New Jersey attorney general Matthew Platkin assumed control over the scandal-plagued Paterson police force on Monday.
Platkin made the announcement at the Frank X. Graves Public Safety Complex to applause and cheers of “Thank you” on Monday afternoon.
“Due to a number of events and concerns relating to the Paterson Police Department, there is a crisis of confidence in law enforcement in the City of Paterson,” Platkin said during a news conference in front of the police headquarters on Monday afternoon. “People throughout Paterson deserve a public safety system that protects and serves all members of its community, just as the members of the Paterson Police Department deserve adequate resources, support, and innovation from their leadership.”
Platkin said police chief Englebert Ribeiro has been relieved of his duty. He remains with the department. He appointed a team led by Frederick Fife, a major at the New Jersey State Police, to handle operations at the police force. The state-appointed team also includes Jafca Mandziuk of the state police and assistant attorney general Joseph Walsh. They took assumed control of the department this morning.
Fife will serve as the officer in charge at the department.
Mayor Andre Sayegh had appointed Ribeiro as chief last month.
“When I spoke to the Attorney General, he assured me his office, the State Police, the Governor and Legislature will provide financial and additional resources to our Department. I previously welcomed the Attorney General’s Office through the County Prosecutor over a year ago to assist with our Internal Affairs process,” Sayegh said. “Given that resources were promised by the Attorney General, we look forward to working with the Attorney General’s Office once again. Moreover, we are eager to review the Attorney General’s plan and timeline, as well as to share and build upon the reforms that we have already implemented. We will do everything we can to continue to improve our Police Department for the residents of Paterson.”
The takeover comes after the fatal police shooting of 31-year-old Najee Seabrooks, who worked for an anti-violence organization, intensified calls for outside intervention
Seabrooks was hallucinating and barricaded himself in the bathroom of an apartment. He called 911 and sought police assistance because he thought there were people out to kill him. After a lengthy standoff with police, Seabrooks charged at the officers with a knife. He was shot and killed at the scene.
His death sparked protests and calls for police reforms.
Platkin said beginning in May Isa Abbassi, a twenty-five-year veteran of the New York City Police Department (NYPD) and its current Chief of Strategic Initiatives, will take over as the officer-in-charge of the Paterson police department.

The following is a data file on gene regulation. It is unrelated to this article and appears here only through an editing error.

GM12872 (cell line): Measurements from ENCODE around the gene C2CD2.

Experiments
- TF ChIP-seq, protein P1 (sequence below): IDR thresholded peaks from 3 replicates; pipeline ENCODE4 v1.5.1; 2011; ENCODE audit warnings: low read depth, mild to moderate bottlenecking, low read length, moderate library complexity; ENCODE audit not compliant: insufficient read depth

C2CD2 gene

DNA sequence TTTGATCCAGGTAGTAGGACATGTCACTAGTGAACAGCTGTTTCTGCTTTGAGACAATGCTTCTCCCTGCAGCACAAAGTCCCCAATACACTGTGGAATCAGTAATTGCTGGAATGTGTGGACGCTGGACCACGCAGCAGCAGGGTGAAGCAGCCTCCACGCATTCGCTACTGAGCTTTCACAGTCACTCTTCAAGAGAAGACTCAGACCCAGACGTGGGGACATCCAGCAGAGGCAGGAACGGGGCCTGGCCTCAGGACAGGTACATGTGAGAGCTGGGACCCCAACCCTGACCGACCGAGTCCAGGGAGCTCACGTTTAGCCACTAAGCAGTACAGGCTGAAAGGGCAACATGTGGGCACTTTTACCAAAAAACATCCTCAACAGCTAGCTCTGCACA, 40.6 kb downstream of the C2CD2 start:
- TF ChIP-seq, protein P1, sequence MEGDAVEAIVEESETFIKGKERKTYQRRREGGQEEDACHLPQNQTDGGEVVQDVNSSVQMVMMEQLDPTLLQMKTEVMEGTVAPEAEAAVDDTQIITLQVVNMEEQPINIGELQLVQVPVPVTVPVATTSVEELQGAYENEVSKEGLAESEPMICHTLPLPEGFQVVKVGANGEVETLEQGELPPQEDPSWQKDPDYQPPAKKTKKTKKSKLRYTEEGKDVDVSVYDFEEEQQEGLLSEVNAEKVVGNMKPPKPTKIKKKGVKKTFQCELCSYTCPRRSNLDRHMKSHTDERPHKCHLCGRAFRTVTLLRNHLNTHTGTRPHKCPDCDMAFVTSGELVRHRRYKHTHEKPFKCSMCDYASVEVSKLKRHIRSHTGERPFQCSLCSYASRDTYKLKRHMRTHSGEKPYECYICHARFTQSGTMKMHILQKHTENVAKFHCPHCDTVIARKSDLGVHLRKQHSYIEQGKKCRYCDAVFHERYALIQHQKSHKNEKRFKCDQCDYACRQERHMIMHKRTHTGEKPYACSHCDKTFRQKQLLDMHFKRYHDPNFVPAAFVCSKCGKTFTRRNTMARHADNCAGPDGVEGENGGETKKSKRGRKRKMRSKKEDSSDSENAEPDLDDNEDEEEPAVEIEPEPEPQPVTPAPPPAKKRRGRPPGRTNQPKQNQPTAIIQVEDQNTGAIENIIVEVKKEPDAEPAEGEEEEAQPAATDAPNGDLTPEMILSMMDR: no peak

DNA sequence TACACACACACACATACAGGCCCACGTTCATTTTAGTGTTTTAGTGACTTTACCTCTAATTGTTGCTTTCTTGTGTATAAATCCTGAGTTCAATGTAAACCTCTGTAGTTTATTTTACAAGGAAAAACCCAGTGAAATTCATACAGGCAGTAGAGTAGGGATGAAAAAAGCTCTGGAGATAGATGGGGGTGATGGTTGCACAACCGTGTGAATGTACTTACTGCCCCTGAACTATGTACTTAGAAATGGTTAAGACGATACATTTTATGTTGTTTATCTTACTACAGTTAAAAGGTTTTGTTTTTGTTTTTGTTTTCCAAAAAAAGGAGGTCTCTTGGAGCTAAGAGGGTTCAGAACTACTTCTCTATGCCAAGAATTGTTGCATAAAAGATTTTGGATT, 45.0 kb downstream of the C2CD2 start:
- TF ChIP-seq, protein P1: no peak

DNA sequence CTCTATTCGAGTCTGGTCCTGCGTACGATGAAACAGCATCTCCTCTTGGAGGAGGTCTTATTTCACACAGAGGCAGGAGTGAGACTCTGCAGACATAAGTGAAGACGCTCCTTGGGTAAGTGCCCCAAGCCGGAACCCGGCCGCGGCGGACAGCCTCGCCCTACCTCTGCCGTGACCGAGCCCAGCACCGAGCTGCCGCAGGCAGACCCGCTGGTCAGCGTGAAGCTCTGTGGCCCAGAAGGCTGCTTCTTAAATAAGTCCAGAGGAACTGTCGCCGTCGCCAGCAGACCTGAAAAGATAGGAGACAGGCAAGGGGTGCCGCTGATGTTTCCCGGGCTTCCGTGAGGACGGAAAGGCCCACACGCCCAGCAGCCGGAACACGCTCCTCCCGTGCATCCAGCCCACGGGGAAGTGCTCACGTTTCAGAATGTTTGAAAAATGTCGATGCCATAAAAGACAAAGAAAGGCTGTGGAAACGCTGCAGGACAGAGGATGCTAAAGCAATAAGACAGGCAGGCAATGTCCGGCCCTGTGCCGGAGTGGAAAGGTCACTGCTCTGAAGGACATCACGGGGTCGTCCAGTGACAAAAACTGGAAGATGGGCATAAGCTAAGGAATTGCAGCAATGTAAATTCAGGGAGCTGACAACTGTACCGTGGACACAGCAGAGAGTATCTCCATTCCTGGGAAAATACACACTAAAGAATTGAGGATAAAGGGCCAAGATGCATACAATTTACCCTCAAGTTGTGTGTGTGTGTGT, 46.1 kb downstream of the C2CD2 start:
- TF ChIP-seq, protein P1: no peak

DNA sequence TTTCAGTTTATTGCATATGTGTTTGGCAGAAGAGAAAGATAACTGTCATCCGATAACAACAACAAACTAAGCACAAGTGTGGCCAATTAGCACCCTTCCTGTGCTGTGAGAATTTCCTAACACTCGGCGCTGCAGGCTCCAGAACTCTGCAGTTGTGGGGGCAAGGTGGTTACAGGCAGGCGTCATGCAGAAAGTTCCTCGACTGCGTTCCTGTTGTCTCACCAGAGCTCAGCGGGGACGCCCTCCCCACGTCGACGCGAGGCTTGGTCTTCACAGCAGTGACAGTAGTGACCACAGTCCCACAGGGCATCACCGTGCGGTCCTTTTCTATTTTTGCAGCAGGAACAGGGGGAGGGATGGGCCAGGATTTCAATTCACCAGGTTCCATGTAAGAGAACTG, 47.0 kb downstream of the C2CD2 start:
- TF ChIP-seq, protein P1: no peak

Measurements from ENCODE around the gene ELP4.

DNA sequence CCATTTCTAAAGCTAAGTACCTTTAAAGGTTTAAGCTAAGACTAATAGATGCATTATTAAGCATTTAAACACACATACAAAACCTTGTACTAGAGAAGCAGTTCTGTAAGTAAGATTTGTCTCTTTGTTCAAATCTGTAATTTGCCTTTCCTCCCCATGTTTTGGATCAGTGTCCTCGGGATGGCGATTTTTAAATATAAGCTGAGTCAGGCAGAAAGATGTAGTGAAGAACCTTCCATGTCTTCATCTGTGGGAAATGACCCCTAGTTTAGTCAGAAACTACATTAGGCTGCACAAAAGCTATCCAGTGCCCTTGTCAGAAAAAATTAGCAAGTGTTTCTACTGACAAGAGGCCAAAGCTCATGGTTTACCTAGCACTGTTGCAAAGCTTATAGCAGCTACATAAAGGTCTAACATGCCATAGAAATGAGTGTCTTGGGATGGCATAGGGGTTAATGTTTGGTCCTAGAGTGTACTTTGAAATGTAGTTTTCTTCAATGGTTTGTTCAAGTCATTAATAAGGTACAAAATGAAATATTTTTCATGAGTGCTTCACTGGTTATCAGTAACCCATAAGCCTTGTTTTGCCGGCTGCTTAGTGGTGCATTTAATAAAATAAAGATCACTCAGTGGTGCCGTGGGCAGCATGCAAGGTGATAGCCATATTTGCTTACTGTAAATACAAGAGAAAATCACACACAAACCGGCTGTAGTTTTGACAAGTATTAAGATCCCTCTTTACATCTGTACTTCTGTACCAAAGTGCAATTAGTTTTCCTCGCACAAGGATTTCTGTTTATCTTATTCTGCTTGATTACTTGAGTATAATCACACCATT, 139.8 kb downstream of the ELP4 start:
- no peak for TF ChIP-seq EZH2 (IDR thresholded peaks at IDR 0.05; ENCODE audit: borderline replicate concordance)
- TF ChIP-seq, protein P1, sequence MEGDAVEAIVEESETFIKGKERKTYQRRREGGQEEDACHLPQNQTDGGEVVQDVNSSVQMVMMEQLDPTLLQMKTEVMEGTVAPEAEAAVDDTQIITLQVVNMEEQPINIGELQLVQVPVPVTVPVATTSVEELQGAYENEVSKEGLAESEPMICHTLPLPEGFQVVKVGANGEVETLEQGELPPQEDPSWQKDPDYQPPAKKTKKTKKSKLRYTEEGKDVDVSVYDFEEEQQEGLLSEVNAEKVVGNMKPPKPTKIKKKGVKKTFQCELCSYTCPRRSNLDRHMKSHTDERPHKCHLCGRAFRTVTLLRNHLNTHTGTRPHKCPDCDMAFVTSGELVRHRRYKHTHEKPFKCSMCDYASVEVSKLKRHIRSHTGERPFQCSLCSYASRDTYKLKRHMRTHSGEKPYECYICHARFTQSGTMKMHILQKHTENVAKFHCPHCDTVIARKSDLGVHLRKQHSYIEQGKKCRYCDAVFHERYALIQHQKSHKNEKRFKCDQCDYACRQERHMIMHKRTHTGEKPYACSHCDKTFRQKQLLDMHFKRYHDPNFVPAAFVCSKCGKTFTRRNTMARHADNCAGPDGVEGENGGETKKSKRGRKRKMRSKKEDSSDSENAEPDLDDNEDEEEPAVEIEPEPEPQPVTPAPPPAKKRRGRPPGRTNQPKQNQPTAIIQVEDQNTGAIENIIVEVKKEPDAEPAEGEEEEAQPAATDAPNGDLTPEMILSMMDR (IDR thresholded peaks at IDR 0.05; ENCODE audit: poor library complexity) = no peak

“Chief Abbassi is an experienced, proven leader who has built community trust and achieved excellence through his innovation at the highest levels of law enforcement in this country. I am grateful for his service and I look forward to working with him to ensure public safety in Paterson. I am committed to restoring public confidence in the Paterson Police Department, which includes providing the officers on the force the support, resources, supervision, and training they need to be an exemplary police department,” said Platkin.
Also, the attorney general announced he intends to engage experts to revise the statewide Use of Force Policy to include protocols for barricaded individuals. His team in Paterson will also implement ARRIVE (Alternative Responses to Reduce Instances of Violence & Escalation), a program that is in place in Cumberland, Union, and Atlantic counties, that will pair an officer, trained in crisis intervention, with a mental health screener in an unmarked vehicle to respond to 911 calls for mental or behavioral health crises calls.
Platkin said he is also forming a working group to study and produce recommendations about interactions between law enforcement and community-based violence intervention groups.
Platkin said the state is determined to address the problems at the Paterson police force no matter how long it takes.
“It will not immediately restore public confidence that the police are committed to providing every resident of Paterson with fair, just, and effective public safety. Nor will it address the concerns of officers asked to do a hard and dangerous job in a community that—after years of fiscal challenges and a revolving door of police leadership—has lost faith in its police department, making the jobs of those officers even more difficult,” the attorney general said. “Rather, the actions taken by my office today represent a pledge to the residents and officers of Paterson that the State of New Jersey is committed to the safety and success of the entire Paterson Community. Exercising control over the police department and bringing in nationally recognized police leadership for the department is the first step of a process towards a safer and more just City of Paterson.”
More than a dozen Paterson police officers were charged with crimes since 2018.